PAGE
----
North Canton, Ohio – A City of choice

November 15, 2020

North Canton, Ohio

A City of choice


Business View Magazine interviews representatives from North Canton, OH, as part of our focus on best practices of American cities and towns.

North Canton is a city brimming with hope and enthusiasm. Situated 20 miles south of Akron in Stark County, the city of more than 17,000 is poised to become the small business capital of northeast Ohio. Offering a safe, vibrant community with a diverse economic base, North Canton has managed to maintain a sense of stability and even growth, despite the uncertainty of the COVID era. USA Today ranked North Canton 42nd overall in their list of “Best Cities to Live in America.” The city has rallied behind its community, its public institutions, and committed itself to a shrewd plan of action, first undertaken in 2019, when Mayor Stephan Wilder took the helm. With a focus on a diverse economy, inclusivity, and sustainability, North Canton positioned itself to weather oncoming downturns or unforeseen crises. What may have seemed like good sense in 2019, now appears particularly prescient in the Fall of 2020. As far as the North Canton administration is concerned, there’s a simple truth behind their foresight and planning: “Once bitten, twice shy.”

Historically, North Canton was home to the Hoover Company. Founded in 1919, just after World War I, the city underwent rapid growth through the late 1960s and into the early 1970s with Hoover as its principal employer. However, when the Hoover Company shut its doors in 2007, the fallout was immediate. “That had a significant, immediate impact on the city’s finances,” says North Canton Director of Administration & Economic Development, Patrick De Orio.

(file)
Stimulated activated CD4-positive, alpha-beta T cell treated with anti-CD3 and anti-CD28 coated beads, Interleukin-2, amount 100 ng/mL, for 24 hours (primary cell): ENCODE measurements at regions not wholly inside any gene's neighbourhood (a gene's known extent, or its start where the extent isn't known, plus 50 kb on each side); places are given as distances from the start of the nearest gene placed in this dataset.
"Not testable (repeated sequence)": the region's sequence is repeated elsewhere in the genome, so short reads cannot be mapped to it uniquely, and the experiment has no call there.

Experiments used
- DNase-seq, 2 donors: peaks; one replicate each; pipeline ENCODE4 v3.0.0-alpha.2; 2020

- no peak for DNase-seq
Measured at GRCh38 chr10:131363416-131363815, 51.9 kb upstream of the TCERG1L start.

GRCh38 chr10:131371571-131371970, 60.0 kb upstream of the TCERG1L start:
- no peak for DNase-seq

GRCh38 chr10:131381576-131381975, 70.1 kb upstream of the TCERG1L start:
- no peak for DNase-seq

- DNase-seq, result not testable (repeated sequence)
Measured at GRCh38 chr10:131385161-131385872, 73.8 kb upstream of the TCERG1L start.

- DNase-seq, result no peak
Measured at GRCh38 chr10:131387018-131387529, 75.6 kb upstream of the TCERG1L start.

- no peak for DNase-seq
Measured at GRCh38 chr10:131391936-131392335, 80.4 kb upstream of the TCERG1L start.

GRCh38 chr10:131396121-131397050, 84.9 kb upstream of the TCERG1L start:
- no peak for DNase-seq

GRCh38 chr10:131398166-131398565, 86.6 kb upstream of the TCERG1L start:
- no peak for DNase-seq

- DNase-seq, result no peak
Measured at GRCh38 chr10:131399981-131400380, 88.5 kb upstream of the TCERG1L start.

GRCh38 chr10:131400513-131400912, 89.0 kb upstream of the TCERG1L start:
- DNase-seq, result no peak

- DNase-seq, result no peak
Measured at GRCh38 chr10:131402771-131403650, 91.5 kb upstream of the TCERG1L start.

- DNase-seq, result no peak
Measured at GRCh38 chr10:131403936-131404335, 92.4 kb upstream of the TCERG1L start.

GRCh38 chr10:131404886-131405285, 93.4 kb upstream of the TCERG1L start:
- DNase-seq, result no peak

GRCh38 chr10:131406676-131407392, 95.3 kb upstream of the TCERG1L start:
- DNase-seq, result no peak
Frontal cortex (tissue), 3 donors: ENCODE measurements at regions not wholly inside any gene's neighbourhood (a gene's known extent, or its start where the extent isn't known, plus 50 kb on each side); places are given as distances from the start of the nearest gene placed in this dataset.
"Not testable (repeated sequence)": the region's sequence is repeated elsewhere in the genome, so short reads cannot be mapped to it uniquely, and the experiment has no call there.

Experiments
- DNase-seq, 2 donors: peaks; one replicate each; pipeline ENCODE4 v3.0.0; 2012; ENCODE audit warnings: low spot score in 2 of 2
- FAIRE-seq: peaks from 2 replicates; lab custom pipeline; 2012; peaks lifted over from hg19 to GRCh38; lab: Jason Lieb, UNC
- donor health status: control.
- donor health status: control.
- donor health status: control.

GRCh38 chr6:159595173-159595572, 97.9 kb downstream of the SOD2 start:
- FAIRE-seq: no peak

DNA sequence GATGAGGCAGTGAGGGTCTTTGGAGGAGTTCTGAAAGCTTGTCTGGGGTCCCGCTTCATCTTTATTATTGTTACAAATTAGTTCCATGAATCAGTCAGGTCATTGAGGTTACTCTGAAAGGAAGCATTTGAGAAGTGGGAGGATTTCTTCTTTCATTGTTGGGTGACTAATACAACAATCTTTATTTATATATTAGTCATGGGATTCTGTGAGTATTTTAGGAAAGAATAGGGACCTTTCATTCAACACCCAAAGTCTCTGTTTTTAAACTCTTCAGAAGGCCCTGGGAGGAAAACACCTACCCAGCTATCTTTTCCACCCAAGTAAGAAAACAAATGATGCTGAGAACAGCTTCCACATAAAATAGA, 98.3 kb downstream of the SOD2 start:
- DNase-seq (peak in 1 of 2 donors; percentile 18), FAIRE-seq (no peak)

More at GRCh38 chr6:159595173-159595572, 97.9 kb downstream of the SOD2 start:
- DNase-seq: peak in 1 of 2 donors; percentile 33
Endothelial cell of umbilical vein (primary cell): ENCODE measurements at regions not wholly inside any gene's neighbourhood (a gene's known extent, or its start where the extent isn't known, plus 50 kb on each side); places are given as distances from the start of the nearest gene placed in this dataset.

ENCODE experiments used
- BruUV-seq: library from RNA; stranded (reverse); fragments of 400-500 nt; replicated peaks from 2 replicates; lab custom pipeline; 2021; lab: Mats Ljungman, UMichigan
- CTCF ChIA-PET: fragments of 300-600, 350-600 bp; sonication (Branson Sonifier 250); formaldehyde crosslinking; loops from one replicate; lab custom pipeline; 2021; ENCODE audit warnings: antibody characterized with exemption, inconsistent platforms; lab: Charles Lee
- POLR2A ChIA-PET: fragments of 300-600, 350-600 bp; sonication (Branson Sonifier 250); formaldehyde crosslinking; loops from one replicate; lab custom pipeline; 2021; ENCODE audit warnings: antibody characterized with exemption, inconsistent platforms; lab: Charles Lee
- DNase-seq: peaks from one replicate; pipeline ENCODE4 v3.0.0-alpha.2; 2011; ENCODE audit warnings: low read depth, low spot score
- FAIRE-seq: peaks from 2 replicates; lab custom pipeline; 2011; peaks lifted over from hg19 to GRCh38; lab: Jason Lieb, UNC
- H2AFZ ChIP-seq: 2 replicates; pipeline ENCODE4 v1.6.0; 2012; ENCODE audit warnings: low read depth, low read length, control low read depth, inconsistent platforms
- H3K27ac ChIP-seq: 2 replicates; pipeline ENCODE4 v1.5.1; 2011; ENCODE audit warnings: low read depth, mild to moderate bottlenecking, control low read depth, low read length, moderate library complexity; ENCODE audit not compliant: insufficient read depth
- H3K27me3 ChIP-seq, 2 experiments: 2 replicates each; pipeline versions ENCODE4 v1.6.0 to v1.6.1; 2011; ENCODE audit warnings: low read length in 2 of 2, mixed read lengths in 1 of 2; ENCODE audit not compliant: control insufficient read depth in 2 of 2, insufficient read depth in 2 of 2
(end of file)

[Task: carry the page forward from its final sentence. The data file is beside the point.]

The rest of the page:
The loss of the Hoover Company in North Canton laid the groundwork for future community planning. The new strategy for the city was economic diversity. Today, the top employers in North Canton are Walsh University, the North Canton City School District, and its hospitals and medical providers. Along with these larger institutions, the city has worked to encourage small businesses. “We’re really a small business community,” says De Orio. With the election of Mayor Wilder in 2019, the city doubled down on its efforts to promote and develop its small businesses. Employing a new strategy of land banking, North Canton has set itself on a course for growth.

Land banking has gained popularity for suburban and sub-rural municipalities in the wake of the 2007 economic crisis, and low interest rates have enabled such initiatives to thrive. “Land banking, to us, means acquiring properties so that we can redevelop them to a higher and better use,” says De Orio. “The North Canton business district is comprised of a lot of small parcels with a lot of small, older buildings that aren’t as conducive to today’s small business environment. So the mayor wants to land bank— to buy these properties, acquire them, put them together, re-parcel them into something with a little bigger footprint that would attract today’s small businesses.” Under the new Mayor, North Canton aggressively pursued this opportunity. “We have bought a dozen properties in the first six months of the Mayor’s administration,” De Orio adds. “One such property is the former Kmart in North Canton and we’re also acquiring the other 27 acres of land surrounding the Kmart, so we now have a 30-acre parcel. The large plot is an ideal corporate campus, and the city is currently in talks with a financial technologies company. That’s very exciting to us.”